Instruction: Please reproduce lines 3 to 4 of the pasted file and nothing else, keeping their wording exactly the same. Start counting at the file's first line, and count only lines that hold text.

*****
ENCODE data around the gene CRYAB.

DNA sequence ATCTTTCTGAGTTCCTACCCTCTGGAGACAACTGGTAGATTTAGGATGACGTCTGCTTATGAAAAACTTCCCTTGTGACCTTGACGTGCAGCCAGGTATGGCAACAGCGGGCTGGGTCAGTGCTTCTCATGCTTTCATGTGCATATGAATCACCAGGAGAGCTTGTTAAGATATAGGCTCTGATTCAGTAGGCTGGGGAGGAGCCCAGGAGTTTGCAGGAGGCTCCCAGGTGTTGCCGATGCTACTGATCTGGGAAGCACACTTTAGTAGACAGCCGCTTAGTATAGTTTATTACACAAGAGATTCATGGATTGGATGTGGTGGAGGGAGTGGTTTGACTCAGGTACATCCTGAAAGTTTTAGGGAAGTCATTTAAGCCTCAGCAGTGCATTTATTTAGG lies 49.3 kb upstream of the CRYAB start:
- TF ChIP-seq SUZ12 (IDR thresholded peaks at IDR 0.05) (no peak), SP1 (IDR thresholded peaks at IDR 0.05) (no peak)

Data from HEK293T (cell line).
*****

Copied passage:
- TF ChIP-seq SUZ12 (IDR thresholded peaks at IDR 0.05) (no peak), SP1 (IDR thresholded peaks at IDR 0.05) (no peak)

Data from HEK293T (cell line).